January 7th, 2016

U.S. lab generates first space-grade plutonium sample since 1980s

File photo of a plutonium-238 pellet. Credit: Los Alamos National Laboratory

For the first time in nearly 30 years, the U.S. Department of Energy has produced a sample of plutonium-238, the radioactive isotope used to power deep space missions, good news for future NASA space probes heading to destinations starved of sunlight.

The 50-gram (0.1-pound) sample is a fraction of the plutonium needed to fuel one spacecraft power generator, but the Energy Department said the material represents the first end-to-end demonstration of plutonium-238 production in the United States since 1988.

The DOE made the new batch of plutonium-238 at Oak Ridge National Laboratory in Tennessee.

October 16th, 2015

Comet’s Close Encounter with Mars Dumped Tons of Dust on Red Planet

Sebastian Voltmer in Germany used the iTelescope at Siding Spring Observatory, Coonabarabran, New South Wales, Australia to capture Comet C/2013 A1 passing very close to Mars on 19 October 2014. He used their Takahashi FSQ ED refractor and SBIG STL11000M camera for four 120-seconds exposures; RGB 120-seconds (Bin 2). Image credit: © Sebastian Voltmer.

 

Comet Siding Spring’s close shave by Mars last year provided a rare glimpse into how Oort Cloud comets behave, according to new research.

The comet flew by Mars at a range of just 83,900 miles (135,000 kilometers) — close enough for the outer ridges of its tenuous atmosphere to pummel the planet with gas and dust.

In just a short flyby, the comet dumped about 2,200 to 4,410 lbs. (1,000 to 2,000 kg) of dust made of magnesium, silicon, calcium and potassium — all of which are rock-forming elements — into the upper atmosphere, the new study found.

October 15th, 2015

Did Mars once have rivers? Pebbles say yes.

Researchers have used the shape of rounded Martian pebbles to extrapolate how far they must have traveled down an ancient riverbed on the Red Planet. The analysis suggests they moved approximately 30 miles (50 kilometers), indicating that Mars once had an extensive river system.

The shape of some Martian pebbles suggests these rocks once rolled dozens of miles down a river, hinting that ancient Martian waterways were stable and not merely ephemeral streams, researchers say.

NASA’s Mars rover Curiosity discovered the small, round stones near its landing site in Gale Crater on the Red Planet in 2013. Researchers previously determined that these stones resemble those found in rivers on Earth, which become round as they slide, roll and hop down riverbeds and scrape other rocks.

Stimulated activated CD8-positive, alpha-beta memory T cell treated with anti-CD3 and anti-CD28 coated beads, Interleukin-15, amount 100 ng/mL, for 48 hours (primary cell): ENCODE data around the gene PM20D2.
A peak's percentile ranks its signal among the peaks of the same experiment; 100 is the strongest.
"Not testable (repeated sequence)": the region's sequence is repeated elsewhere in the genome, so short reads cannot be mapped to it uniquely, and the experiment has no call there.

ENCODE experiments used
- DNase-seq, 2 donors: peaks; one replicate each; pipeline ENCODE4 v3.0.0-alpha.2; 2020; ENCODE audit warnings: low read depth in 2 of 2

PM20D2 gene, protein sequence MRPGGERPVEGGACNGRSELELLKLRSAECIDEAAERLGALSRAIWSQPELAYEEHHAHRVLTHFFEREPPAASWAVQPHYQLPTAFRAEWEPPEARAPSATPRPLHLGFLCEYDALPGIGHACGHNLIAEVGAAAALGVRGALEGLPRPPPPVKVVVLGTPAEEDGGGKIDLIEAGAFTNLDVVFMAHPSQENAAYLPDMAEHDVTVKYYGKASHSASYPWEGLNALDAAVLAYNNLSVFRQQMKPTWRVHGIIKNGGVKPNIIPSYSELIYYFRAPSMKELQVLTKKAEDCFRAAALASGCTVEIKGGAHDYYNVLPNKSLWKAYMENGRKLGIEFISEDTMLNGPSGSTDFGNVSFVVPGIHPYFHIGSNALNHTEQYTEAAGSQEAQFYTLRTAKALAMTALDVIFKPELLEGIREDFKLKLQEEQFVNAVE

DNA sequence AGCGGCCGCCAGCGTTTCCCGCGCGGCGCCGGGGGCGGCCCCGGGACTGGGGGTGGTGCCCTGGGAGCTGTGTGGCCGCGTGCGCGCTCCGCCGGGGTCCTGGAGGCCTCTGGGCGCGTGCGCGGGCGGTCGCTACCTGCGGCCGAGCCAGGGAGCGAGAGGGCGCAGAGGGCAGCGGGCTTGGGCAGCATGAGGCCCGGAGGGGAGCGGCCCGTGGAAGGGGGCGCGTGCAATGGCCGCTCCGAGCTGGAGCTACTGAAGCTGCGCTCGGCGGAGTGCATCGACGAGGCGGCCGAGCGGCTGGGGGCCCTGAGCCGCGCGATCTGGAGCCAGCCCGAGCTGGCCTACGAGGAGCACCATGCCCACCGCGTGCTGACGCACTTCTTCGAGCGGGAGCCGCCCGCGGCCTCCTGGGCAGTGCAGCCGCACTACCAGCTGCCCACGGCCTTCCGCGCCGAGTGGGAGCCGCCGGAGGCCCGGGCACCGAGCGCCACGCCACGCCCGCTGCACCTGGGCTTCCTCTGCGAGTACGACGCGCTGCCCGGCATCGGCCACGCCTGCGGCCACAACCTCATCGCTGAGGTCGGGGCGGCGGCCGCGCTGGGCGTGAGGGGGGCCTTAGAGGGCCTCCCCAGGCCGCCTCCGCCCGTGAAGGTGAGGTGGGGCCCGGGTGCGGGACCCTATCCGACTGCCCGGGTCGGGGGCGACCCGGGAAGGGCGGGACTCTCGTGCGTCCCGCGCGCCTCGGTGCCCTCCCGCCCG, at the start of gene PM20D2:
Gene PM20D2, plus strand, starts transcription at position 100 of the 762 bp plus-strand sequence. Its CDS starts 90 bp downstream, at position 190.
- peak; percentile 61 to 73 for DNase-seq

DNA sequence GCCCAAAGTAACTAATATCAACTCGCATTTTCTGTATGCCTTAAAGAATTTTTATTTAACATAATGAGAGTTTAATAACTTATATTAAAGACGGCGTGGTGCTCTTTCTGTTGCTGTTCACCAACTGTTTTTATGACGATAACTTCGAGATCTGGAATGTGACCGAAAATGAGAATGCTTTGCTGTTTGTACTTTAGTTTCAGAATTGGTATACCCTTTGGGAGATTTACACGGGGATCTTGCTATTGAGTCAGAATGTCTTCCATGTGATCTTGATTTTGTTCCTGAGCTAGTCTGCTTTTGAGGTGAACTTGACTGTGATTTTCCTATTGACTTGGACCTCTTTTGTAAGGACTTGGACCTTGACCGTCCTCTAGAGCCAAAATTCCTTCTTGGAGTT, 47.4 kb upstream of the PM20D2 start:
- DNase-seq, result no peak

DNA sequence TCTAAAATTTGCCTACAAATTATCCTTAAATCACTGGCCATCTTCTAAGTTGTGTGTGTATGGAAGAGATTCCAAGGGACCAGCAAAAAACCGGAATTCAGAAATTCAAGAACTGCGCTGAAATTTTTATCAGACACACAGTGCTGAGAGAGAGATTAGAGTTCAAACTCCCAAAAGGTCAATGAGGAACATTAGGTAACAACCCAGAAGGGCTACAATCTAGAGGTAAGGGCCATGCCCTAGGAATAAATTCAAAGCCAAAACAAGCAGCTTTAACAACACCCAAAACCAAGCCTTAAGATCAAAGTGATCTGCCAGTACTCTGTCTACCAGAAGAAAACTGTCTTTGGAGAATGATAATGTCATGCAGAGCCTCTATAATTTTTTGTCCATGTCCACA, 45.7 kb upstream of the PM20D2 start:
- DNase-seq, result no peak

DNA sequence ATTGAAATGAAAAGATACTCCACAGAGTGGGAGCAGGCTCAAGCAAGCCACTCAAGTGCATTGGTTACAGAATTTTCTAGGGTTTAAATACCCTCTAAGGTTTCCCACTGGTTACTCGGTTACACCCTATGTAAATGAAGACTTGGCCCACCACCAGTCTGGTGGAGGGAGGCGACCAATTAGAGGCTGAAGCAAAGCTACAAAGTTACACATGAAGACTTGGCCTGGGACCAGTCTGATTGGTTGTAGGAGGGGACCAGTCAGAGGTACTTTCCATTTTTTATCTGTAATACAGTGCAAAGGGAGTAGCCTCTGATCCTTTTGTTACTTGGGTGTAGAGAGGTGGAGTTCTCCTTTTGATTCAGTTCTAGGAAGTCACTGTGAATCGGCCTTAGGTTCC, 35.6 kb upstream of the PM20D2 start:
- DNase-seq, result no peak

Now, a new study suggests the Martian rocks rolled in the river for quite a while — a finding that should help scientists reconstruct what ancient Mars was like and shed light on the Red Planet’s past potential to support life, study team members said.

October 8th, 2015

NASA’s Curiosity Rover Team Confirms Ancient Lakes on Mars

http://www.jpl.nasa.gov/spaceimages/images/largesize/PIA19839_hires.jpg

Strata at Base of Mount Sharp

A new study from the team behind NASA’s Mars Science Laboratory/Curiosity has confirmed that Mars was once, billions of years ago, capable of storing water in lakes over an extended period of time.

Using data from the Curiosity rover, the team has determined that, long ago, water helped deposit sediment into Gale Crater, where the rover landed more than three years ago. The sediment deposited as layers that formed the foundation for Mount Sharp, the mountain found in the middle of the crater today.

“Observations from the rover suggest that a series of long-lived streams and lakes existed at some point between about 3.8 to 3.3 billion years ago, delivering sediment that slowly built up the lower layers of Mount Sharp,” said Ashwin Vasavada, Mars Science Laboratory project scientist at NASA’s Jet Propulsion Laboratory in Pasadena, California, and co-author of the new Science article to be published Friday, Oct. 9.

August 3rd, 2015

Why Your Brain Thinks This Picture Shows a Giant, Martian Crab Monster TIME

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It’s definitely not a giant crab lurking in a cave. In fact, it’s just one more example of the sometimes whimsical, always spooky phenomenon known as pareidolia, or the tendency of the brain to see familiar shapes—especially faces—emerging from random patterns.

In fairness to the folks freaked out by the current image, a crab is not a face and the brain has to work a little harder to force that image out of the background shapes, but it does the job all the same—just as it will interpret a branch in the underbrush as a snake or a shadow in the closet as a monster. Your pattern recognition regions are not the smartest part of your brain, but they’re not designed to be. They only have to be right once, and on the off chance you ever do run across a bear in the woods or a crab monster on Mars, you’ll have your fusiform gyri to thank for keeping you alive.